The first Learner Week for Innovative Methods of Adult Education for the Future of Europe (IMAEFE) was underway last week with a strong Superact contingent exploring integration, communities and education. Stu Packer and IMAEFE Project Manager, Kirsty Winnan shared their favourite things from the first learning phase of this new project.
After having met the evening before for a light ice-breaking workshop and an International Aperitif, it was brilliant to forge deeper relationships with our partners. This was easy! CIAPE from Rome are lovely attentive hosts, Cotopaxi from Poland are good deep thinkers and doers (I feel a brotherhood coming here) and Magenta from Gijon, northern Spain are full of smiles and laughter. This may all sound glib but all of us have aired our passions for wanting to lift the lives of marginalised peoples. I feel very privileged to be here!
Stu Packer, Superact
The Director shared the purpose and day-to-day running freely with us. A simple, gentle Italian who smiles as he talks. I was curious. He has helped so many many strangers, learning music, dance (break dancing mainly!) and art. I wondered, “What kept him going. What was HIS motivation”. He said that his job was all consuming but that he got energy from the Young People themselves.
Then he wistfully left us with this, “I believe in a world without borders”. John Lennon’s Imagine started playing in my head.
Today’s favourite thing came as a lovely smiley shock. (Shock is way too much in this context, but it got my attention at least).
On the way to the morning visit to the Istituto Luigi Sturzo, a research foundation in Rome,we changed metro at Termini Station. The crowds were very crowdy. Both the Poles and the Spanish were some 15 to 20 minutes behind us. I’m not really competitive but this little feeling was somehow nice.
Then, there they were. On the same platform. Thumbs up from our friends the Poles, smiley waves from the Spanish. The carriage pulls up; 150 million people try to enter; thoughts of Oxford Circus, London, in my head.
The doors close. I am free. Free of team Superact, and free of both of our other partners. City training had won! I was on a crowded tube with many work-travelling Italians. Getting advice in Italian from an Older Man, who pats me on the back. You probably had to be there yet that was my favourite thing!
Oh, and lunch. What glorious food here…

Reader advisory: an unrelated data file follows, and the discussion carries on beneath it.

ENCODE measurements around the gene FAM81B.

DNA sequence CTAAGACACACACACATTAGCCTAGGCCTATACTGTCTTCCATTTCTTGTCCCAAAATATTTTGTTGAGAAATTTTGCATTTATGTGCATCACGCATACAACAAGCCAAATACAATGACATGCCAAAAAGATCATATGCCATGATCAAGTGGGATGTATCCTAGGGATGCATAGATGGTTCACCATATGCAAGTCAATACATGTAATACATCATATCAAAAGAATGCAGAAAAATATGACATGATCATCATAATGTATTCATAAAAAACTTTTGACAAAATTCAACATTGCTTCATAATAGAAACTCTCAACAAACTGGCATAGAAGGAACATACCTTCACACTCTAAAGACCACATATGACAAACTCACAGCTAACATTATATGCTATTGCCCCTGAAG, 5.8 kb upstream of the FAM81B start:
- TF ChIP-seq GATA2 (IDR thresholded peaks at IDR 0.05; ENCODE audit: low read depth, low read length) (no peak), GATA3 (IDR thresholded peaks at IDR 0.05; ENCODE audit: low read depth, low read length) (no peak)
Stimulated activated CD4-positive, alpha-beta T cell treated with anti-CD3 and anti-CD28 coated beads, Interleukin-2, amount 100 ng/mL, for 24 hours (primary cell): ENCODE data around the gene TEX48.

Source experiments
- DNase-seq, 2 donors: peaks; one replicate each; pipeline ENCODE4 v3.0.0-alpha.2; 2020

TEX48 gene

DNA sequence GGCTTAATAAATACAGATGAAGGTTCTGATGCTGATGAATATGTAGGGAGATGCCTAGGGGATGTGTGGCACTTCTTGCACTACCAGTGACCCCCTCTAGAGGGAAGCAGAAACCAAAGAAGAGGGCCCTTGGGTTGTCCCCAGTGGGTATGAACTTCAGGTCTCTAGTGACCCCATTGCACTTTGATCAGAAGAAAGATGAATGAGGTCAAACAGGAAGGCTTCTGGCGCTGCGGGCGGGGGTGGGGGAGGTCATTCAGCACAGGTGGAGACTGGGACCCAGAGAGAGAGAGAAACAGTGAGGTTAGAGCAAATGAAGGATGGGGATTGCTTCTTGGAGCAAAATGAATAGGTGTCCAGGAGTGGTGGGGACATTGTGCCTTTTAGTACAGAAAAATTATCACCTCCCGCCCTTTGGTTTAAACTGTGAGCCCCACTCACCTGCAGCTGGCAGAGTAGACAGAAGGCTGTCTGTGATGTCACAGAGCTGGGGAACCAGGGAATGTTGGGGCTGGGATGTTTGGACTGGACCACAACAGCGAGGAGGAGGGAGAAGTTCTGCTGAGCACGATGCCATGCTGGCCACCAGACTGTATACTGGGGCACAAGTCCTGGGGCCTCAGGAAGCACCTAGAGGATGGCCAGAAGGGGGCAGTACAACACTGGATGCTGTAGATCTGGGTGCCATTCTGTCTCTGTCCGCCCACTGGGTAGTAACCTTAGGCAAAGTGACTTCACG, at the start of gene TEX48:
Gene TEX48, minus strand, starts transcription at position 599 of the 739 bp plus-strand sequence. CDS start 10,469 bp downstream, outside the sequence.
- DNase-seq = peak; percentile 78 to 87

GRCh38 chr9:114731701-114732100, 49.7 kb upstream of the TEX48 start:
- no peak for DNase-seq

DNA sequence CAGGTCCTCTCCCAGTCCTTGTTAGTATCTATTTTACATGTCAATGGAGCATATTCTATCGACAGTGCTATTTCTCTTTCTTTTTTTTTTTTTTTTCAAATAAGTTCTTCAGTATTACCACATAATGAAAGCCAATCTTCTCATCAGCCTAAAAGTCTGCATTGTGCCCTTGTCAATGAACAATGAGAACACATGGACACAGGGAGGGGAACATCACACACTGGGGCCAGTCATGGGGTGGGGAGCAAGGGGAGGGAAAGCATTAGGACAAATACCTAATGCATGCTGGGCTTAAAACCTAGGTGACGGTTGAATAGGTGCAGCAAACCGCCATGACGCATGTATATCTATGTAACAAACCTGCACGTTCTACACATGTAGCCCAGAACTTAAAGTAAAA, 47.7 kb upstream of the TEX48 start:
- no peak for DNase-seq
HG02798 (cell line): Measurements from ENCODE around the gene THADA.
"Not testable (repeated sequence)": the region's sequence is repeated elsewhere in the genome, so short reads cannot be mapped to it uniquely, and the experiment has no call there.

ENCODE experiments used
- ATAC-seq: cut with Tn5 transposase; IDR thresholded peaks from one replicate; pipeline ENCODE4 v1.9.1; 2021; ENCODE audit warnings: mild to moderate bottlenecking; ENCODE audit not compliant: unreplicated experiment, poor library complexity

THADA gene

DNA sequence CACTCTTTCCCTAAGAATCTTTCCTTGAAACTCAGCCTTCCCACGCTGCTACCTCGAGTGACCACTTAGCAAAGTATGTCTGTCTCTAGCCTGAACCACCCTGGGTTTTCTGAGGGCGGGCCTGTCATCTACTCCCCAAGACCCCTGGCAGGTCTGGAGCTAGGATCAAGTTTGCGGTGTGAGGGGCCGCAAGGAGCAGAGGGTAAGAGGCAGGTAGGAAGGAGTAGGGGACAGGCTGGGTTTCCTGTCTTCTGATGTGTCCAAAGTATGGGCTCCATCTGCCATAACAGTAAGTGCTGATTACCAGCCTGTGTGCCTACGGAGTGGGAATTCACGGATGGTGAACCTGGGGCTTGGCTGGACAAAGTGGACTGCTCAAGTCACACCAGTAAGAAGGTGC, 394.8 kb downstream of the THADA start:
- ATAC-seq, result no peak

Kirsty Winnan, Project Manager IMAEFE
Because of the way the week was organised, we spent a huge amount of time together. We talked and talked, and laughed and ate and walked. But mostly talked. We have returned with well-formed ideas for a superb learning week in the UK for this project (Innovative Methods of Adult Education for the Future of Europe). This week will take place in Cheltenham in June 2018 and we can’t wait for it to happen.
One of the most enjoyable things about all of our wonderful EU projects, is the opportunity to meet and communicate with wonderful people from all over the EU. I love learning other languages and have considerably increased my Polish, Spanish and Italian repertoire this week. However, as a former teacher, I have personally struggled with the language of the EU since I joined Superact.
Integration and Interaction
These words have become very important to me this week. We have focused a great deal on how (and how not to!) train adults. My inspiration came from seeing ‘travellers’ or migrants taking control of their own lives. This was very much in evidence at Matemù, the Youth and Integration Centre and Art School. We plan to involve our own migrant communities in the heart of the UK project.
Wearing my TEFL hat, I have found policy-speak meaningless, clunky and lacking in clarity. Stu has helped me this week to ‘lighten up’ and accept ‘Eurospeak’ as a new version of English, as a dialect. As for correction? I must desist, relax and smile.
Innovative Methods of Adult Education for the Future of Europe
IMAEFE is an Erasmus+ project exploring methods in adult education to form a response to current challenges across the European Union particularly regarding the migration crisis and society’s reaction to it. Find out more about IMAEFE on our Project pages and on Facebook.